Inspired by tweeter @giftedphoenix here are a few thoughts about what the DFE proposals for the revised National Curriculum might mean for assessment.
Government has made clear their intentions to get rid of level descriptions. And many teachers cheered this news! But how will the revised National Curriculum set out clear standards and expectations for subjects? And what will this mean for teacher assessment and the reporting of pupil progress?
The DFE consultation document on the proposed Secondary Curriculum, says the National Curriculum,
‘embodies our ambitions. It sets high expectations and defines the essential knowledge, skills and understanding that all pupils should be taught.’ (1.10)
The document later states how the current system based on level descriptions, works.
‘Attainment targets define the expected standard that pupils should achieve by the end of the key stage. Under the National Curriculum, the standard is set through a system of levels and level descriptions for each subject. The national expectation is defined as a particular level for the end of Key Stages 1,2 and 3. At key stage 4 GCSE qualifications at Grade C currently define the expected standard.’ (7.2)
The proposed Programmes of Study and Attainment Targets are intentionally much shorter, to give schools greater flexibility. Teaching requirements focus on the knowledge that pupils should learn and the Attainment Targets are identical for each subject and simply state:
‘By the end of each Key Stage, pupils are expected to have the knowledge, skills and understanding of the matters taught in the relevant Programme of Study.’
The proposals, however are less than clear about what this means for pupil assessment. There are indications that the revised teaching requirements within Programme of Study are to both specify what schools must address in their subject teaching, and set the standards for subjects by describing the expectations for pupils. The DFE National Curriculum consultation document says,
‘We believe that the focus of teaching should be on subject content as set out in the programmes of study, rather than on a series of abstract level descriptions. Parents deserve a clear assessment of what their children have learned rather than a ‘level description’ which does not convey clear information.’ (7.3)
But how can this be achieved when the proposed teaching requirements in most subjects focus on knowledge to be acquired rather than understanding or skills? The proposed Attainment Target might be brief but it does refer to understanding and skills as well as knowledge.
Until now the standards to be attained in subjects have been set out as the Attainment Targets described as level descriptions. Standards have been divided into levels to indicate progress in the subject and the ‘quality’ of responses expected from pupils. There are variations between subjects, but essentially levels weave together conceptual understanding and skills to illustrate this and they were intended to help teachers judge pupil performance in a subject. National Standards were set as most pupils achieving a level 5 or 6 by the end of key stage 3.
One of the difficulties with level descriptions was the culture of assessment that built up around them. The results of pupil assessment increasingly have become a tool by which to judge teachers. Accountability is a good thing, but the rather instrumental use of data during school inspection contributed to schools using the level descriptions in ways that were never intended. The level descriptions were designed to be used at the end of the key stage to make a ‘best fit’ overall judgement about a pupil’s performance in a subject. They were not to provide a six weekly measure of attainment following a test or task.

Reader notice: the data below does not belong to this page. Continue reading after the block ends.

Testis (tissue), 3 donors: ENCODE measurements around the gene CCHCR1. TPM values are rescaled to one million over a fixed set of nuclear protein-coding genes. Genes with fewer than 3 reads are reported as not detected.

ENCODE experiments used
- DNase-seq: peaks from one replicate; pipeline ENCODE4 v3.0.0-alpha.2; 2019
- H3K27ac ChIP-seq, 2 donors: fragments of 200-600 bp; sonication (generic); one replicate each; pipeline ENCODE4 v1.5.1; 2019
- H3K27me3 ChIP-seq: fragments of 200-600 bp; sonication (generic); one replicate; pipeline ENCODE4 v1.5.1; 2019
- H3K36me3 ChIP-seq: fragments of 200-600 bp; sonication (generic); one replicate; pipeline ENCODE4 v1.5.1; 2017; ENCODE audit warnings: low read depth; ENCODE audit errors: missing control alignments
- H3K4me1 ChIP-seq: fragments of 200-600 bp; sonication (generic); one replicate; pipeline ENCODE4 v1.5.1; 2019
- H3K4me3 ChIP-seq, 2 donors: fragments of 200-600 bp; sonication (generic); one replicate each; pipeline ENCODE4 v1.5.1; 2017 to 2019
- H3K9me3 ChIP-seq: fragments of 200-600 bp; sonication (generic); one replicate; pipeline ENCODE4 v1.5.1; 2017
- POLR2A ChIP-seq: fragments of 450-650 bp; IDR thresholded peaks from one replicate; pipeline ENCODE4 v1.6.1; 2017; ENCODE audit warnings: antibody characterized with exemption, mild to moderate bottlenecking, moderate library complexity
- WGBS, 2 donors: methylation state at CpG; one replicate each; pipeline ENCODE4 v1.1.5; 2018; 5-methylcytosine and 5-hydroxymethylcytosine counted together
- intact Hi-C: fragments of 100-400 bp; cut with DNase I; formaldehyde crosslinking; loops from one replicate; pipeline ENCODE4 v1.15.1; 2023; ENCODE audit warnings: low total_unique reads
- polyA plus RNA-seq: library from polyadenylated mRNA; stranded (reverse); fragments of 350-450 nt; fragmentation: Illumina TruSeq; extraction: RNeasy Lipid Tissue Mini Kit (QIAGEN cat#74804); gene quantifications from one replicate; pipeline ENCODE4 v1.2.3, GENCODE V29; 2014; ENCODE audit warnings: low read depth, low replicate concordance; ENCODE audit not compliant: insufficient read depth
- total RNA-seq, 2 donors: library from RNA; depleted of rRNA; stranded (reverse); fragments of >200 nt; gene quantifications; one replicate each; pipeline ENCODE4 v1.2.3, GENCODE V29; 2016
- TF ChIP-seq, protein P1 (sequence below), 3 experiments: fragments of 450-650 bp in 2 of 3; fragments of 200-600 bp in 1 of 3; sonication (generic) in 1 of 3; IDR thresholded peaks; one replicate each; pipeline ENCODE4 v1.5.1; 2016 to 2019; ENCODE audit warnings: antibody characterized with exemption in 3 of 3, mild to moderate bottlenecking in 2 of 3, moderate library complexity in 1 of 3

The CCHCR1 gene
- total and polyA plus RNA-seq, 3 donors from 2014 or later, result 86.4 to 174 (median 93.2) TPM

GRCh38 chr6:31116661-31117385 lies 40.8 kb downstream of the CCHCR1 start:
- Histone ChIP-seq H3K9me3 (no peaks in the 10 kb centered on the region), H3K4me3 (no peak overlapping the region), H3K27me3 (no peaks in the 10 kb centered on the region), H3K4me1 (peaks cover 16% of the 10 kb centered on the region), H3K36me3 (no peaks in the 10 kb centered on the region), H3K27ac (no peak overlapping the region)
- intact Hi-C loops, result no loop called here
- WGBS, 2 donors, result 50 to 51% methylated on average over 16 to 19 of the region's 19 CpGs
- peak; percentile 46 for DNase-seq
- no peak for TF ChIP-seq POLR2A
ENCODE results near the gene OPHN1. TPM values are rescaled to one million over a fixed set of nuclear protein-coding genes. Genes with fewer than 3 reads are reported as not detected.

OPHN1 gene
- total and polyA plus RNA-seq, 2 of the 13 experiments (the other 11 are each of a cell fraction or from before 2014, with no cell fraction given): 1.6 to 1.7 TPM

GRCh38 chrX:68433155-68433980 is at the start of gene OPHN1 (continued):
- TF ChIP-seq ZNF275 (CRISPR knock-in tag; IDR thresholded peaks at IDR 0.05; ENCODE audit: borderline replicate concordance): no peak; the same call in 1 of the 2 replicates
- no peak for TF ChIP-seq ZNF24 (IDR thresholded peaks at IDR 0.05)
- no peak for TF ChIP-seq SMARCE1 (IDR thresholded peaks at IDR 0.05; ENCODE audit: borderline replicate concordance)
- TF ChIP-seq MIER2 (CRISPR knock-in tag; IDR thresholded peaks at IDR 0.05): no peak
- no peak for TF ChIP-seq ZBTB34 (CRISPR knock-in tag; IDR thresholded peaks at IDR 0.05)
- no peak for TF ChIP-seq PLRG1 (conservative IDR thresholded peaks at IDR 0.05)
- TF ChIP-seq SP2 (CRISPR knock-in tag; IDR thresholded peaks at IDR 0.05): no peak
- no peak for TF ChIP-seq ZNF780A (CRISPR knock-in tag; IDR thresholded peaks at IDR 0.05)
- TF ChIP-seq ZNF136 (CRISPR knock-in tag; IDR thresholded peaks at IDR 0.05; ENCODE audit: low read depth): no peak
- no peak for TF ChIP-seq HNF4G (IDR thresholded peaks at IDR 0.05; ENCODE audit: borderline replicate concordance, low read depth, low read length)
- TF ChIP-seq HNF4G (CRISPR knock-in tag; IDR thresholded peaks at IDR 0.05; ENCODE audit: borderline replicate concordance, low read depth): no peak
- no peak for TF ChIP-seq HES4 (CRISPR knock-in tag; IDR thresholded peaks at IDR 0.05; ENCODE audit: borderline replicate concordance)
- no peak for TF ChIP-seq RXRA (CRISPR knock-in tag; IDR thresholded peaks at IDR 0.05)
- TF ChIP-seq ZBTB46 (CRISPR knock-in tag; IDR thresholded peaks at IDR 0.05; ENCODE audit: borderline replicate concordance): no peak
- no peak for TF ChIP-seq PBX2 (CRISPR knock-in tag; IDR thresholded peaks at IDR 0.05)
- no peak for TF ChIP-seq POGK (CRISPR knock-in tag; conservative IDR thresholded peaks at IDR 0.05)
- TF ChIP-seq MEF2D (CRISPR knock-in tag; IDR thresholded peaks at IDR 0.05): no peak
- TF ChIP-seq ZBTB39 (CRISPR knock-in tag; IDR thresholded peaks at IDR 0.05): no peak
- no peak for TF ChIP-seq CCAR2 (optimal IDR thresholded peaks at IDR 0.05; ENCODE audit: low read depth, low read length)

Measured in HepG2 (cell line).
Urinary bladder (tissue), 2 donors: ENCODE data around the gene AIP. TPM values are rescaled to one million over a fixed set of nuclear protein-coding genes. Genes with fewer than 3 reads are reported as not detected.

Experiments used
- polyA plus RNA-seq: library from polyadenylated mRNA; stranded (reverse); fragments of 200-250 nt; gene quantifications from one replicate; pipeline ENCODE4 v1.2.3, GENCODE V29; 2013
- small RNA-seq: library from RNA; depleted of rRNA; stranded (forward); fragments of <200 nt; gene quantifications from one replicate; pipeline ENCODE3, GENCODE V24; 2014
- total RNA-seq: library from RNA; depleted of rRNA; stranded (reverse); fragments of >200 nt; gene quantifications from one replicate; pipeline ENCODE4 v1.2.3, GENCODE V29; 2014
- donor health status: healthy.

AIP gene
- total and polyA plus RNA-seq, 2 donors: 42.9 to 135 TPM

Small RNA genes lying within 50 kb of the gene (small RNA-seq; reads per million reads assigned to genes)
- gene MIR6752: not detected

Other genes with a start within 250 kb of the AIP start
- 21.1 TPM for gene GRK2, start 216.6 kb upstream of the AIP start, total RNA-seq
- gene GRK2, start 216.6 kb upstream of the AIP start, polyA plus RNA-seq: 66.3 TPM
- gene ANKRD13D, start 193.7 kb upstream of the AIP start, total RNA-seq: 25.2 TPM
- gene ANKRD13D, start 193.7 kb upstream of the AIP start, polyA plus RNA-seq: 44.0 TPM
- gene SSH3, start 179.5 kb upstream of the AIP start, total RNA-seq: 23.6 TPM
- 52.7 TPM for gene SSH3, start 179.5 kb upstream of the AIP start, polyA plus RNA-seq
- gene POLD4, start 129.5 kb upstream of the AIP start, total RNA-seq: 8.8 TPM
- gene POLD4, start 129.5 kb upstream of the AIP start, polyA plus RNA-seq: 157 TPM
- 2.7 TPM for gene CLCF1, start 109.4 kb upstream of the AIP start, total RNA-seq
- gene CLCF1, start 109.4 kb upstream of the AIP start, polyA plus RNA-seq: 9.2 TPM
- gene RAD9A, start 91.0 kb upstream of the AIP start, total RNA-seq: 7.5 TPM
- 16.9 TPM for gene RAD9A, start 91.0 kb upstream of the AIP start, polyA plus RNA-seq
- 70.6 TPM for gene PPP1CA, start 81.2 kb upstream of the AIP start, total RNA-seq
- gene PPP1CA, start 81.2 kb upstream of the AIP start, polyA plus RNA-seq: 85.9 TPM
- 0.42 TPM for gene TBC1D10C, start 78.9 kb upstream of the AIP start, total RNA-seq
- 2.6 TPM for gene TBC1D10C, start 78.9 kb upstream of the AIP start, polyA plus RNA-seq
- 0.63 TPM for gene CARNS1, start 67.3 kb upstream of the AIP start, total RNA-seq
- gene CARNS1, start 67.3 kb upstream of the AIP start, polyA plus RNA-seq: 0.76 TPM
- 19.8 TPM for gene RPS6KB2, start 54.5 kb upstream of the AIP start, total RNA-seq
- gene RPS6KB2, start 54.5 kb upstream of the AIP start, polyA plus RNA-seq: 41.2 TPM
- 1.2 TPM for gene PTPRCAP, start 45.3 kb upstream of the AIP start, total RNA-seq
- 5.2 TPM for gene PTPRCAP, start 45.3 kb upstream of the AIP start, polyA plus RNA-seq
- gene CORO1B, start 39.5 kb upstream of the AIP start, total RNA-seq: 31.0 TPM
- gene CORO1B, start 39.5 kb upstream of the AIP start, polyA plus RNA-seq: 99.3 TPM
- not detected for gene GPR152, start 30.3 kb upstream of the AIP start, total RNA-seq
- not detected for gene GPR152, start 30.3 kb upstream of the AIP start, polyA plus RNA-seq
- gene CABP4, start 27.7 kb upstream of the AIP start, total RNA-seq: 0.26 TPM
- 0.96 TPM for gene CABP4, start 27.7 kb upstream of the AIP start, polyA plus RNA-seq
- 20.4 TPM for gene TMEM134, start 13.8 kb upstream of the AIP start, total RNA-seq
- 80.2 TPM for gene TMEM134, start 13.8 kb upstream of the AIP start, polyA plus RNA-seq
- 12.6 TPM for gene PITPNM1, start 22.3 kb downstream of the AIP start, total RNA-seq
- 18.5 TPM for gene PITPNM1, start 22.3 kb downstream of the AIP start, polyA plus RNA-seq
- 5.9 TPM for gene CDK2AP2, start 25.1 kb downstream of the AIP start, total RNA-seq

The current system has also relied on teachers having a shared and consistent understanding of subject standards and what they looked like in practice. To aid this QCA/QCDA, the now defunct quango responsible for the National Curriculum and assessment, made several attempts to exemplify standards in National Curriculum subjects by publishing collections of pupil’s work. Some of these materials are still available on the teachfind website but many of the collections of work have disappeared. QCA/QCDA also attempted to encourage approaches to assessment that were based on teachers using a range of evidence of learning, generated through responses to regular teaching. This supported assessment for learning and the importance of teachers providing regular and high quality feedback to pupils.
The recently published DFE consultation document on Secondary School Accountability, proposes new ‘Progress measures’ to give ‘a good picture of a school’s teaching’ and to ‘focus on minimum standards in English and mathematics and the progress of all pupils in both an academic core subjects and a broad and balanced curriculum’, or in other words English, Maths, Ebacc subjects plus 3 other ‘high value’ subjects. The progress measure will take account of ‘the progress each pupil makes between key stage 2 and 4′, although its not entirely clear whether this applies only to English and mathematics or to all subjects in the progress measure.
This suggests that assessment will certainly remain a ‘high stakes’ business, and perhaps even more so if this proposal is to extend the number of subjects that will be used to judge a school’s overall performance.
So it is important that the revised National Curriculum and its associated assessment requirements are made clear to teachers and that teachers are given the time and space to work with the new requirements. This will require considerable adjustment to the current proposals for subject programmes of study. There are also significant implications for teacher training and CPD when the revised National Curriculum and assessment arrangements are rolled out. Hopefully, somebody, somewhere has a plan and a budget for all of this!